Cain, or Caim
Cain, the first murderer, was exiled by God for the treacherous murder of his brother Abel. This bloodthirsty act of rage was provoked only by a raging jealousy that he felt for his younger brother. Abel was a righteous and morally upright son, who praised god every day without fail. He lived his entire life as if god were watching...because god was, in fact, watching.
Cain, by contrast, was a selfish and greedy son. He cared nothing for the blessing of the lord, and was intent only upon personal gain. He farmed the land, but he was not motivated by a desire to feed the hungry or to build a prosperous civilization. He thought only of what he could gain, and so he farmed the earth greedily. In his greed, he depleted the land, but instead of learning from his greed he simply tilled a new field. God was not pleased with his wicked way of life nor with his selfish and destructive nature.
When this selfish man brought an offering to God, the offering was not accepted, for God knew the work of Lucifer when he saw it. When Abel came with his offering, it was accepted. Cain became angry, and God spoke to him in an attempt to turn him from the murderous rage in his heart. The first murderer did not listen, and instead slew his brother in an angry argument.
Cursed and disgraced, Cain was made to wander the land. Before long, he settled in a land called Nod, and there built a city which he named Enoch after his first-born son. Jocephus tells us that he became a leader of men in all sorts of wicked affairs. He became a robber and a reaver who took whatever he wanted from whomever he wanted. He ruled the city with an iron fist and cared for no one save himself. Yet his evil went deeper still.
Before Cain was expelled to this land, he had begged god for mercy and forgiveness. While God did not forgive him, he did show him mercy. God put a mark upon the wayward son, that no wild animal or vengeful person would harm him. Upon seeing this mark, all creatures and all people instinctively knew that the bearer of that mark was not to be harmed. This mark meant that the sevenfold vengeance of God himself would be upon the one who took his life.
In all the annals of Earth, Heaven, or Hell, has there ever been one who so perfectly represented the evil of Lucifer? Through God's infinite mercy, he could have possibly redeemed himself if he had changed his evil ways. Instead, he only used God's gift as tool for his own selfish and destructive ends.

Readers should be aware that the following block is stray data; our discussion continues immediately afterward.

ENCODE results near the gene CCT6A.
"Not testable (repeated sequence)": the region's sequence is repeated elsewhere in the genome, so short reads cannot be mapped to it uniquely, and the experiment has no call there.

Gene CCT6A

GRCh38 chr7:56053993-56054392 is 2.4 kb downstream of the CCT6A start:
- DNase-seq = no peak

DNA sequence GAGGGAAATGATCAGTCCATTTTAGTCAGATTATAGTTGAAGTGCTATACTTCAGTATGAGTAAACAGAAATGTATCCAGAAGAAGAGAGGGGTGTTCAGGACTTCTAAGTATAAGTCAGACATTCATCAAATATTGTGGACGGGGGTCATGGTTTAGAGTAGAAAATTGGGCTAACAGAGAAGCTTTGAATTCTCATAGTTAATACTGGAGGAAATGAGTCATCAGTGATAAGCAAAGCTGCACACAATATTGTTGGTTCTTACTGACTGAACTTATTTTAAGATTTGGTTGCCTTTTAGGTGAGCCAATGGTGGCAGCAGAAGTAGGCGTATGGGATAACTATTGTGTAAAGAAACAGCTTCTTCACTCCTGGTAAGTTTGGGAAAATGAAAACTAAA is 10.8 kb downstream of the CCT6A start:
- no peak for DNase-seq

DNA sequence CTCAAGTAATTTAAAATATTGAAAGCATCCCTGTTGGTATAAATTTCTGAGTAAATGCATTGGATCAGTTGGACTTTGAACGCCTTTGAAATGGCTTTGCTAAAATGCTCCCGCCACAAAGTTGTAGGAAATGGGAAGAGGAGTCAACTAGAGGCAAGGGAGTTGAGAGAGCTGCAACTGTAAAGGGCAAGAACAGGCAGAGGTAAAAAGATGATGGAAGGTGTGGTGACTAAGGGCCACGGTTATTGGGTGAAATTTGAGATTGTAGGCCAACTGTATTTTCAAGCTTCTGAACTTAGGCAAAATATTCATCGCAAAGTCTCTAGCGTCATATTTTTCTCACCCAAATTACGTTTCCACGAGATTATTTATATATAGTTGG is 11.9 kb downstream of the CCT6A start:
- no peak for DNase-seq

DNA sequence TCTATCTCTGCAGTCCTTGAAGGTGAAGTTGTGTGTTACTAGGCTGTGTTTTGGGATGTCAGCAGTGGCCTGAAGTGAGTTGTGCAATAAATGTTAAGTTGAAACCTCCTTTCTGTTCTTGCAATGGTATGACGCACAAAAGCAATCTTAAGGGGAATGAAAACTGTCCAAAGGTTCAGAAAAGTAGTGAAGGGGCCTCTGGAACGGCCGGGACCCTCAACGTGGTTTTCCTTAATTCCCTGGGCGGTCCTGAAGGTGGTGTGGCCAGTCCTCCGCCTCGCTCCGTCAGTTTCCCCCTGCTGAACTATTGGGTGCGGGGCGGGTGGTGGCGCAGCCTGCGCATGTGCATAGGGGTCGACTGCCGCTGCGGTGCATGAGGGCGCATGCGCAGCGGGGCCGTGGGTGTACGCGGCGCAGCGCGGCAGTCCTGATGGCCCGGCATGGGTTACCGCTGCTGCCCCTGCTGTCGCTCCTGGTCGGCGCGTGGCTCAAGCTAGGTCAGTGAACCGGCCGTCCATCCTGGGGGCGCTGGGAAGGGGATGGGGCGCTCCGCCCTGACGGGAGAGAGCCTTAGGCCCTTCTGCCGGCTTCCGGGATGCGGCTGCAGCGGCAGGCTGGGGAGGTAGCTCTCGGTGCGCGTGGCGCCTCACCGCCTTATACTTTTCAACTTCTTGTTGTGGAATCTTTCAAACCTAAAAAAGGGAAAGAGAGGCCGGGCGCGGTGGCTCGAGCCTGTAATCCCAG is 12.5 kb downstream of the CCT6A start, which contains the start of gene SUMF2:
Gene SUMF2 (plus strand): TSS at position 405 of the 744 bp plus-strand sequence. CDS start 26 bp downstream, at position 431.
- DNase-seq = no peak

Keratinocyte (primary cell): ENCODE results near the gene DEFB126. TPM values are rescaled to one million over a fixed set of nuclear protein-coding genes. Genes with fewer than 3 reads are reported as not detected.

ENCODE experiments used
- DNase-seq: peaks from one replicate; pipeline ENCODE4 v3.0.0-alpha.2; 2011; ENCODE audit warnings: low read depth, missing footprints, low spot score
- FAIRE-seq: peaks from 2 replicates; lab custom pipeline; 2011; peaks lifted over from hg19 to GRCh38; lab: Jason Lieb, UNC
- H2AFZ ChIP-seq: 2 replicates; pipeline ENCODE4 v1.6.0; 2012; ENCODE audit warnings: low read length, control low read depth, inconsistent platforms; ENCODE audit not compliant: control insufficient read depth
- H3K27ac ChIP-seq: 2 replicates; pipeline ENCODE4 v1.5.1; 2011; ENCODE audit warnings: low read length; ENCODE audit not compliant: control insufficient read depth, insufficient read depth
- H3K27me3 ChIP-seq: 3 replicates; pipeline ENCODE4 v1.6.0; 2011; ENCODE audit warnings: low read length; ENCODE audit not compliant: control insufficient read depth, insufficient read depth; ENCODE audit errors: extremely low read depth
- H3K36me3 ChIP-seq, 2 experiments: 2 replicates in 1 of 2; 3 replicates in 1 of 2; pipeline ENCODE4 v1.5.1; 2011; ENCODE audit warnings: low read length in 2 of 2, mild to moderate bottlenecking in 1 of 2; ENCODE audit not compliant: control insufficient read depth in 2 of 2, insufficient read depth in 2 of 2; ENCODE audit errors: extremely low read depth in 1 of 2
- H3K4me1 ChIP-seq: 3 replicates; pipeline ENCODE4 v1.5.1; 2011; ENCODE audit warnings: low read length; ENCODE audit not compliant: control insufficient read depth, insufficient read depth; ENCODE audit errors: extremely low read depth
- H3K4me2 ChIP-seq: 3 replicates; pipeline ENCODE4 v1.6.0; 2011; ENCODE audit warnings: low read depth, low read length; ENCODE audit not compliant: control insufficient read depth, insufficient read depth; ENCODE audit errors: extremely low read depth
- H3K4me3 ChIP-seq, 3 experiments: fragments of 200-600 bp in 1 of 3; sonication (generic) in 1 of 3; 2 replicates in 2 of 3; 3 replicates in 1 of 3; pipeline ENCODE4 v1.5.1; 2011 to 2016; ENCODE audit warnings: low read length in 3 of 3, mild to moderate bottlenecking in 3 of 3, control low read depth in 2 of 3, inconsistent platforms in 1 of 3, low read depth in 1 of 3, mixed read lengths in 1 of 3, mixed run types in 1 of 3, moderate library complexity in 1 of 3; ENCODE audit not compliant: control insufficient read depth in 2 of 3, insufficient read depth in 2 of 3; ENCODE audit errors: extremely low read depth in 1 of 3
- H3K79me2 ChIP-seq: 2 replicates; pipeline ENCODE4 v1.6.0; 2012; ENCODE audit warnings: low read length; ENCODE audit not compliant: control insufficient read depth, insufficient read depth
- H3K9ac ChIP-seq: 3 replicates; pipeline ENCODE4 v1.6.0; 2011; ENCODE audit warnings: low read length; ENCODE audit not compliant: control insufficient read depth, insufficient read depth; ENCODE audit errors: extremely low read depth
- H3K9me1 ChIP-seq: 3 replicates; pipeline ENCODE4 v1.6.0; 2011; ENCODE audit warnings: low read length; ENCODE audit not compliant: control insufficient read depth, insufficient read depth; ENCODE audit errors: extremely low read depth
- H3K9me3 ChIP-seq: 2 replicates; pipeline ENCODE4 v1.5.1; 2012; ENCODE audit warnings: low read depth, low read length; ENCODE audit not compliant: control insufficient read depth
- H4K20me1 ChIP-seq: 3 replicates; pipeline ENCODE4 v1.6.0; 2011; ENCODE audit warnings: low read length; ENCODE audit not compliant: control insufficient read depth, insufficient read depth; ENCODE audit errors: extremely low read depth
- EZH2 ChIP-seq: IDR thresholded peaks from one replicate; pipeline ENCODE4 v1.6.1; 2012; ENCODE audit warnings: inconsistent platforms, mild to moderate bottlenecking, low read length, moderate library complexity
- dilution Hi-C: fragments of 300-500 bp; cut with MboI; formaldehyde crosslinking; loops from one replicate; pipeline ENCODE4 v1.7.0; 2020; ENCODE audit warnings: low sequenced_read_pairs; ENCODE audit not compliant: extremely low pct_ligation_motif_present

In the old Gaelic version of the Old Testament contained in the Lebor Gabala, he is called Caim, and it is by this name that he appears in the Goetia. He is said to be a president of hell and a ruler of thirty demonic legions.
Biblical Horror Author Josephine Leonard
Indianapolis biblical horror author Josephine Leonard has a different perspective on religion. Having been raised in a strict Roman Catholic environment, she rebelled early and began investigating various paths of alternative spirituality including the lesser known paths such as esoteric paganism and satanism. A native of Indianapolis, she does not profess a specific religion, but seeks to promote religious learning of all sorts as a way to help encourage a deeper sense of morality in society. It is hard to deny that religion is the underlying basis of all morality.
Her recent book "Tales From The Demon" is a collection of short stories with a demonology theme. The stories are told from the point of view of various demons from early biblical history. Biblical horror author Josephine Leonard is also working on another book called "Whence They Came: The Beginning", which is a work of bible-based fiction which tells the story of Genesis through the eyes of Vetis, the first demon. This, we are told, is the demon who orchestrates the tempting of Eve, causing her to eat of the forbidden fruit and working to further drag humankind down into darkness after the expulsion from Eden.
While the themes may be a little strange for some, it is important to bear in mind that this is merely an exploration of religious ideas using fiction as a vehicle. The writer is obviously not a satanist and obviously understands the inherent evil of the demonic world. For those of us who have delved into the dark and confusing world of the occult, this kind of fiction does provide some interesting food for thought. It might be worth it to pick up one of these books and give them a try.